Re: "It's the perfect stealth bacteria," says one frustrated physician. He's talking about Borrelia burgdorferi, the bacterium that causes Lyme disease. This illness, which is often mistaken for diseases ranging from multiple sclerosis to Lupus, can inflict excruciating headaches and muscle pain, affect the brain and nervous system, attack major organs, and inflame joints.
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- Date: 6 Oct 2006 14:10:46 -0700
Foley Hearts Chuck wrote:
Untangling the Structure of Lyme Disease
by Michaela Mann
The Department of Energy's National Synchrotron Light Source at
Brookhaven National Laboratory helped researchers discover new
information about the bacterium that causes Lyme disease. Their work
may lead to an effective vaccine and new treatment protocols.
Ixodes scapularis (deer ticks) are the most common vector for Lyme
disease. Larval and nymphal ticks are no bigger than the eye of a
common sewing needle. Adult ticks are about the size of a small apple
"It's the perfect stealth bacteria," says one frustrated physician.
He's talking about Borrelia burgdorferi, the bacterium that causes Lyme
disease. This illness, which is often mistaken for diseases ranging
from multiple sclerosis to Lupus, can inflict excruciating headaches
and muscle pain, affect the brain and nervous system, attack major
organs, and inflame joints. Although there have been more than 100,000
reports of the tick-borne Lyme disease in the U.S. since 1982,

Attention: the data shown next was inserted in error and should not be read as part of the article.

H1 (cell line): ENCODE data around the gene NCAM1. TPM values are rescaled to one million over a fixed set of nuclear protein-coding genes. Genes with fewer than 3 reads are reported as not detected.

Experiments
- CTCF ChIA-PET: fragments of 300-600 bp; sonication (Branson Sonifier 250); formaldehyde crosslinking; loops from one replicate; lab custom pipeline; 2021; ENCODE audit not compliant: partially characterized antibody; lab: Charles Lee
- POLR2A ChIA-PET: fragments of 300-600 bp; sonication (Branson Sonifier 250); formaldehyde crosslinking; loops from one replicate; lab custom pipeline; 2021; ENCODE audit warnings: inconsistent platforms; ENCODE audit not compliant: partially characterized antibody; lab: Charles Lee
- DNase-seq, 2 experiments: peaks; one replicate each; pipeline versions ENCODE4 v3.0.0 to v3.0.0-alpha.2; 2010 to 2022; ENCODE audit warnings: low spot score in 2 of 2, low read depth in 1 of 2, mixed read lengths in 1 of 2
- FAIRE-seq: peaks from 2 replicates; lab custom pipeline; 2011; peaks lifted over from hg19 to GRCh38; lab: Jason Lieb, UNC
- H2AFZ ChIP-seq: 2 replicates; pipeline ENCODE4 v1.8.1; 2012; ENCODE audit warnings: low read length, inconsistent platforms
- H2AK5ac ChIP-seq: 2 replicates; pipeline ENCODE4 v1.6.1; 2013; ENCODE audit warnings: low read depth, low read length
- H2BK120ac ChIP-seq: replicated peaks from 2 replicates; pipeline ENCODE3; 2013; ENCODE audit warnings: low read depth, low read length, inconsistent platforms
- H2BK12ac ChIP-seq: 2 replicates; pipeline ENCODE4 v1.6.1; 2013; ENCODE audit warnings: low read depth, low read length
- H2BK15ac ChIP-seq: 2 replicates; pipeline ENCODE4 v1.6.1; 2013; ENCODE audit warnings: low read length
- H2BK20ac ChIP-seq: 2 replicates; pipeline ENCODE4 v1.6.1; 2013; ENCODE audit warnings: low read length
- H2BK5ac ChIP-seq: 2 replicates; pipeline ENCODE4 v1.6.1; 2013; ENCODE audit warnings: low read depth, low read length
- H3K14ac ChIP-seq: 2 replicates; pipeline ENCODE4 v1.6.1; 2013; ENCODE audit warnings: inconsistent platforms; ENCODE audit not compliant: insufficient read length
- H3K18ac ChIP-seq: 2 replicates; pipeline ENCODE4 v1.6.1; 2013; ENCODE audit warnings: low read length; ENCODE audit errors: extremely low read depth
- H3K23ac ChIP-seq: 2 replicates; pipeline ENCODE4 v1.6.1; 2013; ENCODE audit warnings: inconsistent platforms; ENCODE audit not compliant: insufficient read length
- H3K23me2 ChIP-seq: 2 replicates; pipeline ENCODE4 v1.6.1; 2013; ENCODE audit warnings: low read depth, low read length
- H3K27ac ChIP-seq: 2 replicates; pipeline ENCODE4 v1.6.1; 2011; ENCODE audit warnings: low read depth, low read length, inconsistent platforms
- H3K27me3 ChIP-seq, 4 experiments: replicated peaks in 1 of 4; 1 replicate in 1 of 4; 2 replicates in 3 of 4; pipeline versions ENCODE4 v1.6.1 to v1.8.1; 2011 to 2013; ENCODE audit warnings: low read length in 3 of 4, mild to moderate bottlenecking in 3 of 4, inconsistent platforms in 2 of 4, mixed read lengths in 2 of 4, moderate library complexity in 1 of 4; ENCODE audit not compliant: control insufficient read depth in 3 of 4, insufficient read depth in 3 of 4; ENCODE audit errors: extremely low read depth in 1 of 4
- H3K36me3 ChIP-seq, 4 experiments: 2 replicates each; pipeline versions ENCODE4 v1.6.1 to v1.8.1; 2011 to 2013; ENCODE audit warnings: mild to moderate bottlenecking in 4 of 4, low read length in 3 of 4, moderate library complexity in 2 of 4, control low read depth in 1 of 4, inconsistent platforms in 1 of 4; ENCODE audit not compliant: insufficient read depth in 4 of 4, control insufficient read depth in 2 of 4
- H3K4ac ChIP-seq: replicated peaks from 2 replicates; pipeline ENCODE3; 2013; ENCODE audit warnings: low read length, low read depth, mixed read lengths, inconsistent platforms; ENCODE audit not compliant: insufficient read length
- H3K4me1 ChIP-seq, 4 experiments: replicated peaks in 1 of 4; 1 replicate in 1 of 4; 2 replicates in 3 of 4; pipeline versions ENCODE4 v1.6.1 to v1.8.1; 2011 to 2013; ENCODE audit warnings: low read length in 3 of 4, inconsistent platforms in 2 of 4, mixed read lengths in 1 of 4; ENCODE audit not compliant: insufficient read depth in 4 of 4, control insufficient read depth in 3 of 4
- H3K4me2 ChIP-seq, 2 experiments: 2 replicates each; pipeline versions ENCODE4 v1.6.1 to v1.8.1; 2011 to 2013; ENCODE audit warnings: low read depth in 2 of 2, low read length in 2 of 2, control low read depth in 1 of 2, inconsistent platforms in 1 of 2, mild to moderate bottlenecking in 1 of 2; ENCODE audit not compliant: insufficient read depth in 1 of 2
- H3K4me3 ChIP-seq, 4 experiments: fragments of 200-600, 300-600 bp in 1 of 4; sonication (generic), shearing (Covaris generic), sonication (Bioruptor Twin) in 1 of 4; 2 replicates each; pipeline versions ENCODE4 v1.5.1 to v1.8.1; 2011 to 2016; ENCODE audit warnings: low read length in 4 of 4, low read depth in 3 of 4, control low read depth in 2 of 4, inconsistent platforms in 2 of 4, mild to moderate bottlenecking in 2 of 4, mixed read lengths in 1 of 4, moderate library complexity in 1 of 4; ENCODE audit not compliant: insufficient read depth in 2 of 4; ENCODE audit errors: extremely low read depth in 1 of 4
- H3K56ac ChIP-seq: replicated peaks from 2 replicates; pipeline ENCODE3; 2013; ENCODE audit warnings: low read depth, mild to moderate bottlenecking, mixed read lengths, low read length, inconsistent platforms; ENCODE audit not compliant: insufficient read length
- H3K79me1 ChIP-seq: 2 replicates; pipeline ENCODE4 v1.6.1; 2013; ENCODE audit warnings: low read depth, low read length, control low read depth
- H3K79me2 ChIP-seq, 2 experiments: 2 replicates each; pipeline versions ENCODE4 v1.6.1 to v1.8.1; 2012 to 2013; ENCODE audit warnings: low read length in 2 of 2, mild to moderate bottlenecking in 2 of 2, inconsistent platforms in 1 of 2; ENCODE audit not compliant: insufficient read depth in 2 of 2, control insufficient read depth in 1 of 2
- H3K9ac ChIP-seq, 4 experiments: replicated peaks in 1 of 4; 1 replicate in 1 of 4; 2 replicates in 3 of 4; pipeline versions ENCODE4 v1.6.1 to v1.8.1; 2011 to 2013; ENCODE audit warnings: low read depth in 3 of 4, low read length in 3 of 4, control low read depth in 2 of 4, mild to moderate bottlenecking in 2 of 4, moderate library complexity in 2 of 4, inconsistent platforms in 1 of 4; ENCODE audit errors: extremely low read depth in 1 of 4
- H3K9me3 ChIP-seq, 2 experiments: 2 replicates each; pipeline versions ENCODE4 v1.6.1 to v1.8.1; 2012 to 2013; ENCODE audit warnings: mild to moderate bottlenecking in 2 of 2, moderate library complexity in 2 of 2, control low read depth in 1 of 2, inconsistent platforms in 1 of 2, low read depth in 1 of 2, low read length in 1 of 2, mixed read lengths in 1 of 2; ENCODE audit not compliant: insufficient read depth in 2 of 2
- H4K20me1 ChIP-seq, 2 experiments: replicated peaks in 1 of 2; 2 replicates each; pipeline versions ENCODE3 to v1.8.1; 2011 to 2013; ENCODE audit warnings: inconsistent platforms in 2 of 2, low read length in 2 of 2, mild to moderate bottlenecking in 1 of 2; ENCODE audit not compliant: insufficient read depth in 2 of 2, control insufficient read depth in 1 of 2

researchers are still struggling to create vaccines and treatments that
are effective against B. burgdorferi.
New findings may explain vaccine failure, suggest treatment approaches
Investigators are particularly pleased with two recent discoveries made
using the Department of Energy's National Synchronous Light Source
(NSLS) at Brookhaven National Laboratory. The uniquely refined images
they were able to create demonstrated the bacterium changes its outer
surface protein according to its host, and that different strains of
the bacterium have different electrical charges, which may determine
their ability to cause disease.
Outer surface, or peripheral, proteins do not penetrate the cell wall
and are easily shed, but they are significant in determining a cell's
capabilities-for example, how it attaches to other cells or survives
in specific environments.
"These findings make it clear what direction the research should take,"
says John Dunn, a biologist and principal investigator at Brookhaven
National Laboratory. "There's a lot of work left to do, but now we have
a much better sense of where we should be looking."
Researchers from Brookhaven, Stony Brook University's School of
Medicine, the University of Rochester medical Center, and Rutgers
University reported their findings on the OspC structure in the March
1, 2001 edition of the EMBO Journal.
Altered surface proteins
As B. burgdorferi moves by tick bite from the gut of a tick to the
bloodstream of a mammal, it suppresses one outer surface protein (an
"Osp"), called OspA, and switches on another, called OspC. The switch
is regulated, at least partly, by temperature. OspA is expressed at
temperatures below 32 degrees C, and is synthesized in the 24 degrees C
environment of the tick gut. Between 32 to 37 degrees C, the range for
mammalian blood, OspA is suppressed and OspC is synthesized. The genes